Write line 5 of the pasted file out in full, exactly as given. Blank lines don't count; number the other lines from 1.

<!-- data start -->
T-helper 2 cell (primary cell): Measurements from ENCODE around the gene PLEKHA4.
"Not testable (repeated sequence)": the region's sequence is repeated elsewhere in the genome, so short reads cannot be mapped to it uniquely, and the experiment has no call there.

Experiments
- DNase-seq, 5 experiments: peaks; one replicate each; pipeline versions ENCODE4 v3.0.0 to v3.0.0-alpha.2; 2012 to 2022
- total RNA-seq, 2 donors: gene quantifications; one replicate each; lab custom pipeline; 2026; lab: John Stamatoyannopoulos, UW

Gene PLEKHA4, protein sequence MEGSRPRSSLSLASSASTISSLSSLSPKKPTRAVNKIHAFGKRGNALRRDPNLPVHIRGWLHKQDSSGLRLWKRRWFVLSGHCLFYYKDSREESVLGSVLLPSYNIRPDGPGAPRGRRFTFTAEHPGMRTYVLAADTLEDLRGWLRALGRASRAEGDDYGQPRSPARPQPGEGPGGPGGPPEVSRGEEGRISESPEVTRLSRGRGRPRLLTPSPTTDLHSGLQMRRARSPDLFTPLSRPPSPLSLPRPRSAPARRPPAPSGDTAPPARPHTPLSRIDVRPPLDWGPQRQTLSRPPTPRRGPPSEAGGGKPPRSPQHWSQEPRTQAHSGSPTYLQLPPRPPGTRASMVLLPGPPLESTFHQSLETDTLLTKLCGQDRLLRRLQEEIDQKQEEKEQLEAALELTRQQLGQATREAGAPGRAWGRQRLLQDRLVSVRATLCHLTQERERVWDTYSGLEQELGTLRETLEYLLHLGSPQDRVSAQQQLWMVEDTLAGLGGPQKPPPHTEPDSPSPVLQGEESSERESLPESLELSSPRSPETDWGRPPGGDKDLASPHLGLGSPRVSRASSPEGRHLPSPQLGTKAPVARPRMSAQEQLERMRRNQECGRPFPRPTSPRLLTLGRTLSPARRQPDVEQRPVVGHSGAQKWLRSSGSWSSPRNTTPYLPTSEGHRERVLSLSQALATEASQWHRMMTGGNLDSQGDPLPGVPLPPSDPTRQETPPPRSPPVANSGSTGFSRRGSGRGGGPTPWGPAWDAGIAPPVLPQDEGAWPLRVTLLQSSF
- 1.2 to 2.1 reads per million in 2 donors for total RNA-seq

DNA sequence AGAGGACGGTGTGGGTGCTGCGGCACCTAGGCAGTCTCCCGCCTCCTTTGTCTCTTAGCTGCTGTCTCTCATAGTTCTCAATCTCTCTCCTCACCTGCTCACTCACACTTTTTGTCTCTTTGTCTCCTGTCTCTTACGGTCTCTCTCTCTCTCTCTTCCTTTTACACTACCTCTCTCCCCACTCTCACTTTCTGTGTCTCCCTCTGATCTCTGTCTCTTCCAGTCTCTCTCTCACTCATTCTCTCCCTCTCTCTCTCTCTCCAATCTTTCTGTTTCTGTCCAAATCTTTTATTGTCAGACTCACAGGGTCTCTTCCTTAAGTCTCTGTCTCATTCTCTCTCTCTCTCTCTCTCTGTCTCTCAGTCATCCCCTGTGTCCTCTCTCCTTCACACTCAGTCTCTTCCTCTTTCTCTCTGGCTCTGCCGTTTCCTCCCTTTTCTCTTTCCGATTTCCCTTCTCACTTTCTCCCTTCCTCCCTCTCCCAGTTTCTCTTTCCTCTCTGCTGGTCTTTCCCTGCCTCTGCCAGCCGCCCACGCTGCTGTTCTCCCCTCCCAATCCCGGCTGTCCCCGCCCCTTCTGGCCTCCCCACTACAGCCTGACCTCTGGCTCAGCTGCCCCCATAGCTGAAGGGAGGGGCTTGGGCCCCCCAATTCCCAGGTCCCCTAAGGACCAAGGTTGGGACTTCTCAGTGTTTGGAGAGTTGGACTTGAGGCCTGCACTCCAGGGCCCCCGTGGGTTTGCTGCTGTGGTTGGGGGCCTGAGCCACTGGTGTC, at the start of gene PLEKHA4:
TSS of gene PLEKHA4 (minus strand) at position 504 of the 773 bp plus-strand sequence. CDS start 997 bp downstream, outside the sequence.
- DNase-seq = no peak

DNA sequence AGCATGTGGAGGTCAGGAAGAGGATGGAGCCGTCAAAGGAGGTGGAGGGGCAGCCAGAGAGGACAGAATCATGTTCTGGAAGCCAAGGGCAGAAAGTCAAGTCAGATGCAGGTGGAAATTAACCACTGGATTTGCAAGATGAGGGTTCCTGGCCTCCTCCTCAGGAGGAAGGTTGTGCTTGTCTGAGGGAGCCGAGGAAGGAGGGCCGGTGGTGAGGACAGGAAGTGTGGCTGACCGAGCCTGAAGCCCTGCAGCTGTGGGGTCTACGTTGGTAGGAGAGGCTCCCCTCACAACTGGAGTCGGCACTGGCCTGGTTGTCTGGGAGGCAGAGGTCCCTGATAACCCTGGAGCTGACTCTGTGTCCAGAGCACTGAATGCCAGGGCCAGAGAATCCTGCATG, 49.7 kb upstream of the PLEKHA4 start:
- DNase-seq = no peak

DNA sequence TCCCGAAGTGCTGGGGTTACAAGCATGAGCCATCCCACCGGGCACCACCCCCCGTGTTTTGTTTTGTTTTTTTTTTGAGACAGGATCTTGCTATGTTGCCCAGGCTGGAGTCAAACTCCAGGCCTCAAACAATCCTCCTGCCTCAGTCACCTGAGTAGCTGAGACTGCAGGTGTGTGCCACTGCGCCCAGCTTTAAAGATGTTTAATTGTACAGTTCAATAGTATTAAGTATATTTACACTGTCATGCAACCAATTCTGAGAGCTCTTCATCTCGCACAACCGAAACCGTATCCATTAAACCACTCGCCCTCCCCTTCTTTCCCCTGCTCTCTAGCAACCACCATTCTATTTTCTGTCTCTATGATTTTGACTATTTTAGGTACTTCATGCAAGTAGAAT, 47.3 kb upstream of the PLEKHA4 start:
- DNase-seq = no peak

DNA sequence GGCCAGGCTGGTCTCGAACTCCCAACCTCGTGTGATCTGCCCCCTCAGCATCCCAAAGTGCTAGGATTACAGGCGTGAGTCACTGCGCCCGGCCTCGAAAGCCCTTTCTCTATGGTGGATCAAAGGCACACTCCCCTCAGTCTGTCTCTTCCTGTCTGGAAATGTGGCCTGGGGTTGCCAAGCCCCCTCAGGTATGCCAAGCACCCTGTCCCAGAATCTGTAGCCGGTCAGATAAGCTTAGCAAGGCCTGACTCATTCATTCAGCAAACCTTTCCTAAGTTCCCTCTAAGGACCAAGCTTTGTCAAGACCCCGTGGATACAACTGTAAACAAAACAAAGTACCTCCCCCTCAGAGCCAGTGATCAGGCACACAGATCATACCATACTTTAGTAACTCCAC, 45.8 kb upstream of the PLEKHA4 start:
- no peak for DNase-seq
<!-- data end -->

- total RNA-seq, 2 donors: gene quantifications; one replicate each; lab custom pipeline; 2026; lab: John Stamatoyannopoulos, UW